There are several reasons which make growing rosemary very rewarding. First they are equally at home in the open ground or in pots. They are very easy to care for, simply protecting them from hard frosts and water-logging is almost all you need to do for healthy plants. Not only is rosemary very useful for flavouring many dishes but the flowers and foliage are attractive in their own right.Unlike many herbs rosemary provides a full year round crop of flavoursome leaves and the plant has foliage at all times of the year. Very few plants or herbs offer so much value for so little attention.


There is very little difference between growing rosemary in open ground or in pots. Those in pots will require more watering and a light feed but that’s about it. Growing in pots however is convenient because you can have one by your back or front door making harvesting so much easier.

The key differences between the two methods are mainly concerned with frost and the type of soil of you have:

  • no variety of rosemary is fully frost hardy and all varieties can be killed by severe frosts. Some can be killed by light frosts. See the section below on frost hardiness for specific details. Growing rosemary in pots gives you the ability to the plants to a frost free position for a few days if a bad frost predicted.
  • rosemary prefers a light soil in full sun, plants grown in standard -purpose compost do well and they can always be positioned in full . If you are growing in open ground and your soil is heavy then it well to lighten the soil and give good drainage.
  • rosemary grown in open ground almost looks after itself. Only in the driest conditions will it ever require watering. In open ground is no need to feed the plant, it will extract sufficient nutrients all but the very lightest of soils.

As you can see from the above if you choose a hardy variety of rosemary, prepare the soil well and position it in mainly full sun, both pots and open ground cultivation work well. If you have problems with  heavy soil or want to grow a less frost tolerant variety then it’s probably best to grow this herb in pots.


Before we answer that question it’s crucial to understand that the primary environmental enemy of rosemary is an over-wet soil and this is especially the case in winter when more rain falls. If your soil is free draining and relatively light then most varieties of rosemary are frost hardy down to -8°C /  18°F, many to much lower temperatures. If your soil is even slightly water logged then any temperature below freezing will probably damage or kill your rosemary plant.

Another key factor in how frost hardy a rosemary plant will be is how exposed the site is. Those subject to strong winds will be less frost hardy compared to those in protected positions.

As a general rule of thumb varieties with thin leaves are more frost hardy compared to those with fleshy broader leaves. Creeping varieties are far less frost hardy compared to upright varieties. The plain old Rosmarinus officinalis is one of the most frost hardy, normally down to -12°C /  11°F. Other varieties which stand the frost just as well are:

    • Rosmarinus officinalis Arp – excellent frost resistance
    • Rosmarinus officinalis Benenden Blue
    • Rosmarinus officinalis Majorca Pink
    • Rosmarinus officinalis McConnell’s Blue
    • Rosmarinus officinalis Shimmering Stars – excellent frost resistance
    • Rosmarinus officinalis Sissinghurst Blue
    • Rosmarinus officinalis Sudbury Blue
    • Rosmarinus officinalis Tuscan Blue


Before planting a new rosemary plant make sure the soil conditions and the position are correct. They thrive in a light, well-drained soil. If your soil is heavy or clayey then dig in lots of well composted organic material and ideally some horticultural sand. Dig it in deeply because after a few years your rosemary plant will put down extensive roots. Choose a position which is is in full sun for 6 hours of the day at the very least.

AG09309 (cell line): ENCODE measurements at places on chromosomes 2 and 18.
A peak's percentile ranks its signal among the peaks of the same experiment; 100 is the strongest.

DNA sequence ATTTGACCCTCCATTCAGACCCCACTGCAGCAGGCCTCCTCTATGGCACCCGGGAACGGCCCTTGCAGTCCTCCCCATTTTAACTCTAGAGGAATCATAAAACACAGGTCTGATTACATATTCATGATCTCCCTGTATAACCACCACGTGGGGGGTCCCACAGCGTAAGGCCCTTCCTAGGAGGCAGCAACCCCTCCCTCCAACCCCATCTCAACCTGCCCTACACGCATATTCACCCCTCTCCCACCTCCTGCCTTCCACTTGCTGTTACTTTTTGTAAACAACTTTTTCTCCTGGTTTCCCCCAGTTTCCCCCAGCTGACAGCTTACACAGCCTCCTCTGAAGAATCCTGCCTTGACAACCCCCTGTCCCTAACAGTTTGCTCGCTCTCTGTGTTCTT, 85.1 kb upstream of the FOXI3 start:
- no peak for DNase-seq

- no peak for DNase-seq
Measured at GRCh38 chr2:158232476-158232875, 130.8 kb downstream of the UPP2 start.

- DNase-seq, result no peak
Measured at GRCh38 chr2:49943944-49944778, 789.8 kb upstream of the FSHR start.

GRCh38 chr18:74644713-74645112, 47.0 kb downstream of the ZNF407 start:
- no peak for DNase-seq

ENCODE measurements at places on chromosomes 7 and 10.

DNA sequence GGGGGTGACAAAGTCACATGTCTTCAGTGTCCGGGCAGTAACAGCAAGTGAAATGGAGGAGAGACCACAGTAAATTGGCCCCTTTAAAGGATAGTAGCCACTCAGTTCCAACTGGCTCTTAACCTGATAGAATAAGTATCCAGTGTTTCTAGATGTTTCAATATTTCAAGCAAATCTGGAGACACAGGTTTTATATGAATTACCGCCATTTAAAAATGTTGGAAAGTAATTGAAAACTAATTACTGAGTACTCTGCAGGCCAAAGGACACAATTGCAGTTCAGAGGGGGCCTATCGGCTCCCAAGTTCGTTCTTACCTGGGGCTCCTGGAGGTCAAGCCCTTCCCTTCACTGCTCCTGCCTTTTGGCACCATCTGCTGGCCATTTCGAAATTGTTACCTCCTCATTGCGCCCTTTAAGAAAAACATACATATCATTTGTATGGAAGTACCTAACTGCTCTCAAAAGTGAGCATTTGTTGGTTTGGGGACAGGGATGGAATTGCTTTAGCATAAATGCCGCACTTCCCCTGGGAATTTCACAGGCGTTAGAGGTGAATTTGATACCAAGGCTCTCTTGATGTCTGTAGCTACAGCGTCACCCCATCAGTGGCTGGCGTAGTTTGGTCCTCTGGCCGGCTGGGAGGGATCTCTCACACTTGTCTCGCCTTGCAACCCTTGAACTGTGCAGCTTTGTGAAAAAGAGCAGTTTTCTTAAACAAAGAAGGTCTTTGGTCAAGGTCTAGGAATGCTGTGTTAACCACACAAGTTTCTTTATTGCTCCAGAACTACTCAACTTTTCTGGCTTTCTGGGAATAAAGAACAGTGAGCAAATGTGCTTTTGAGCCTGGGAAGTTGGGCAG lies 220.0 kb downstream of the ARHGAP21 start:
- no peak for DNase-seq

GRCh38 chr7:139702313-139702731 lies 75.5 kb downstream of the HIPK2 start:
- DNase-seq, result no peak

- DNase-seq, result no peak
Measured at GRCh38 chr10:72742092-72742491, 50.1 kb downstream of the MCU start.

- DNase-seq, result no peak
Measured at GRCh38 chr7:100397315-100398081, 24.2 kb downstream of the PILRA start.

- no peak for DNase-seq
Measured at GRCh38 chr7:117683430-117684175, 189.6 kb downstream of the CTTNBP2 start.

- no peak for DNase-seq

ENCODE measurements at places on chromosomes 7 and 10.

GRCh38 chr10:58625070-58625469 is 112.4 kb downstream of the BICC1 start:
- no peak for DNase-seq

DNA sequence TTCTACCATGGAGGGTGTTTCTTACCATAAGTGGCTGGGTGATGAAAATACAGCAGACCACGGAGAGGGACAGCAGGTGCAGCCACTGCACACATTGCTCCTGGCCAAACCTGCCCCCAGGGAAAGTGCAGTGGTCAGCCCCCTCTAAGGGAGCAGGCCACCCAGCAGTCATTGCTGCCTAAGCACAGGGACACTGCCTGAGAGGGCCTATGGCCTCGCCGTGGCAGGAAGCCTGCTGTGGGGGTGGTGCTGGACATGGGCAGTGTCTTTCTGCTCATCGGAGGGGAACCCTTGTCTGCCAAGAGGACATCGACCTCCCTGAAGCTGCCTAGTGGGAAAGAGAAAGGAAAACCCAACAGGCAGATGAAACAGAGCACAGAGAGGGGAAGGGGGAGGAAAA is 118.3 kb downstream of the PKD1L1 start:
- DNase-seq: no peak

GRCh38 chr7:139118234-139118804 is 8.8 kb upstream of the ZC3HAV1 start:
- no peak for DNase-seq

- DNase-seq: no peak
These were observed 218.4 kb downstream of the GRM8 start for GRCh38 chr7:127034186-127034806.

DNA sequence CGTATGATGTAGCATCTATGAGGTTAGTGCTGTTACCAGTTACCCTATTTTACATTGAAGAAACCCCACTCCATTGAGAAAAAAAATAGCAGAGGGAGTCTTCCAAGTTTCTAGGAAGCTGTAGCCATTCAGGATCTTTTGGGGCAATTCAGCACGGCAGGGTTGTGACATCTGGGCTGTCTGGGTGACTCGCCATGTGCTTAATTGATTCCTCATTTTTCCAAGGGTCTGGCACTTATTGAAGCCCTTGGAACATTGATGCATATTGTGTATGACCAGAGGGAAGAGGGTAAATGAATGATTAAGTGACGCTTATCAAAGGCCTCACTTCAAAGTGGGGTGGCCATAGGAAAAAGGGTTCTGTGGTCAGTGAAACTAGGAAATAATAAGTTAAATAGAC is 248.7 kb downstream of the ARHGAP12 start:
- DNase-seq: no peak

Planting is simply a matter of digging a hole slightly larger than the roots, put it in position to the same depth as was in the post and fill in with soil. Firm down gently and water in. Do not feed the plant at all. The eventual size of the bush, if allowed to grow freely, will be about 50cm / 3ft wide so take this into consideration when planting. Regular pruning can easily keep the plant to around 30cm / 2ft wide with out any problems.

Caring for a rosemary plant growing in open ground is minimal. Keep the area around the bush free from weeds and prune as explained below. If the soil is normal then no feeding is required. In very poor, soil feed twice a year with a balanced fertiliser such Blood, Fish and Bone.

Watering will be necessary during summer time in dry periods but keep the soil drier than for most other plants. A feed with an organic long-lasting fertiliser such as Blood, Fish and Bone in spring, summer and autumn will be enough to keep the plant well fed


Once a rosemary bush is established they require very little attention but an annual prune in late winter to early spring will extendits productive life considerably and keep it looking good. If you look at the lower part of an established rosemary bush you will see that it is woody and no foliage is sprouting from the lowest part of the plant. As time goes by, if the bush is not pruned, that non-productive woody part will extend higher up the plant.

An annual prune won’t stop the woody part extending up the plant but it will greatly slow it down. There’s no complicated pruning rules with rosemary, simply cut back the top third of the plant (never into old non-productive wood) with a pair of shears or pruners. Then generally cut the plant to shape. Rosemary will withstand very hard pruning if overgrown as long as you don’t cut below productive wood into non-productive wood. That’s it, job done!

Many people save the prunings by drying them in a cool and dark place (a shed or garage is ideal) and then use some of them on their barbecues. The aroma or burning rosemary leaves and branches is superb and it goes well with lamb and chicken in particular. Many veggie dishes are improved as well.


Rosmarinus oficinalis ‘Miss Jessops Upright’

A frost hardy variety which has blue to light blue flowers which are freely produced in May and June. The leaves are narrow, dark green on the top and dusty white underneath. It will grow to an eventual height and spread of 1.8m / 6ft but can easily be kept to half that size with annual pruning. The plant is compact and upright and can be used equally well as a specimen plant or as hedging. Excellent as a herb for cooking purposes.

Rosmarinus oficinalis ‘Arp’
If you want a very hardy variety that can withstand low temperatures then this is the one to go for. The flowers are light blue with narrow green leaves on top and white below. Ideal for hedging or as a single plant. The scent of the crushed leaves is typical rosemary with a background of lemon, ideal for cooking use.